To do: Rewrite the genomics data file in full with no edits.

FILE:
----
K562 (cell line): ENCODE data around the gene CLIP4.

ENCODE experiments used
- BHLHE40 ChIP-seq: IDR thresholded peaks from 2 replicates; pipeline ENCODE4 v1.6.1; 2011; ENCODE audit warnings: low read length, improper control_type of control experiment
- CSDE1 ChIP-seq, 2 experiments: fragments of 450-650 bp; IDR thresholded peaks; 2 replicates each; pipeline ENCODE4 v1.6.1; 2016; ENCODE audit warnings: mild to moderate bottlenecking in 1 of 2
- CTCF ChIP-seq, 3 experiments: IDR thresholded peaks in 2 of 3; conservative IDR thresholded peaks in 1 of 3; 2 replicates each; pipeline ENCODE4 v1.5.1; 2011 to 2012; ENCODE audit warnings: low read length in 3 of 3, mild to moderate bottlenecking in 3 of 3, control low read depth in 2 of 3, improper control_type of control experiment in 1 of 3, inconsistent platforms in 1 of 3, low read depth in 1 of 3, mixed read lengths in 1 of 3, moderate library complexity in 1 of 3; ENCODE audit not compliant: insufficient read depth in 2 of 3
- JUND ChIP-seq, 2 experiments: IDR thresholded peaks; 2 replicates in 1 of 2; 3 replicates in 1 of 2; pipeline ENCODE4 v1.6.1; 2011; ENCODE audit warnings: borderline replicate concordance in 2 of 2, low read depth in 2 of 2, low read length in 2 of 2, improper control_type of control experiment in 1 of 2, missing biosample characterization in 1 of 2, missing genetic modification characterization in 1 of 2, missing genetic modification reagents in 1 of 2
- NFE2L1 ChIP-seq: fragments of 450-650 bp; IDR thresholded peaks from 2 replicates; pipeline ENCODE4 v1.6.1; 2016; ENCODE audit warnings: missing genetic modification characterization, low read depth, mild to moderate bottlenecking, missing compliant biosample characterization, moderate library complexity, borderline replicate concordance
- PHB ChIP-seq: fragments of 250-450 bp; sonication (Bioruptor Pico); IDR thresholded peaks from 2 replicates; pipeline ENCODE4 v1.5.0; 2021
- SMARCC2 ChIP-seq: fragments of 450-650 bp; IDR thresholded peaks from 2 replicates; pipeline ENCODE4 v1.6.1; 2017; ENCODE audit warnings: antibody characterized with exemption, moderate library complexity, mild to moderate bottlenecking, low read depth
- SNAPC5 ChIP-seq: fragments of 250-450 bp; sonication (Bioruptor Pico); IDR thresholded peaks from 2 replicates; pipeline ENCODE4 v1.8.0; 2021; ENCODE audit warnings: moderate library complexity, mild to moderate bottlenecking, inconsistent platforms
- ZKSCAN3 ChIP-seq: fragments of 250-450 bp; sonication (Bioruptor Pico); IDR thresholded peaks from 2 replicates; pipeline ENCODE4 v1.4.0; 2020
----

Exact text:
K562 (cell line): ENCODE data around the gene CLIP4.

ENCODE experiments used
- BHLHE40 ChIP-seq: IDR thresholded peaks from 2 replicates; pipeline ENCODE4 v1.6.1; 2011; ENCODE audit warnings: low read length, improper control_type of control experiment
- CSDE1 ChIP-seq, 2 experiments: fragments of 450-650 bp; IDR thresholded peaks; 2 replicates each; pipeline ENCODE4 v1.6.1; 2016; ENCODE audit warnings: mild to moderate bottlenecking in 1 of 2
- CTCF ChIP-seq, 3 experiments: IDR thresholded peaks in 2 of 3; conservative IDR thresholded peaks in 1 of 3; 2 replicates each; pipeline ENCODE4 v1.5.1; 2011 to 2012; ENCODE audit warnings: low read length in 3 of 3, mild to moderate bottlenecking in 3 of 3, control low read depth in 2 of 3, improper control_type of control experiment in 1 of 3, inconsistent platforms in 1 of 3, low read depth in 1 of 3, mixed read lengths in 1 of 3, moderate library complexity in 1 of 3; ENCODE audit not compliant: insufficient read depth in 2 of 3
- JUND ChIP-seq, 2 experiments: IDR thresholded peaks; 2 replicates in 1 of 2; 3 replicates in 1 of 2; pipeline ENCODE4 v1.6.1; 2011; ENCODE audit warnings: borderline replicate concordance in 2 of 2, low read depth in 2 of 2, low read length in 2 of 2, improper control_type of control experiment in 1 of 2, missing biosample characterization in 1 of 2, missing genetic modification characterization in 1 of 2, missing genetic modification reagents in 1 of 2
- NFE2L1 ChIP-seq: fragments of 450-650 bp; IDR thresholded peaks from 2 replicates; pipeline ENCODE4 v1.6.1; 2016; ENCODE audit warnings: missing genetic modification characterization, low read depth, mild to moderate bottlenecking, missing compliant biosample characterization, moderate library complexity, borderline replicate concordance
- PHB ChIP-seq: fragments of 250-450 bp; sonication (Bioruptor Pico); IDR thresholded peaks from 2 replicates; pipeline ENCODE4 v1.5.0; 2021
- SMARCC2 ChIP-seq: fragments of 450-650 bp; IDR thresholded peaks from 2 replicates; pipeline ENCODE4 v1.6.1; 2017; ENCODE audit warnings: antibody characterized with exemption, moderate library complexity, mild to moderate bottlenecking, low read depth
- SNAPC5 ChIP-seq: fragments of 250-450 bp; sonication (Bioruptor Pico); IDR thresholded peaks from 2 replicates; pipeline ENCODE4 v1.8.0; 2021; ENCODE audit warnings: moderate library complexity, mild to moderate bottlenecking, inconsistent platforms
- ZKSCAN3 ChIP-seq: fragments of 250-450 bp; sonication (Bioruptor Pico); IDR thresholded peaks from 2 replicates; pipeline ENCODE4 v1.4.0; 2020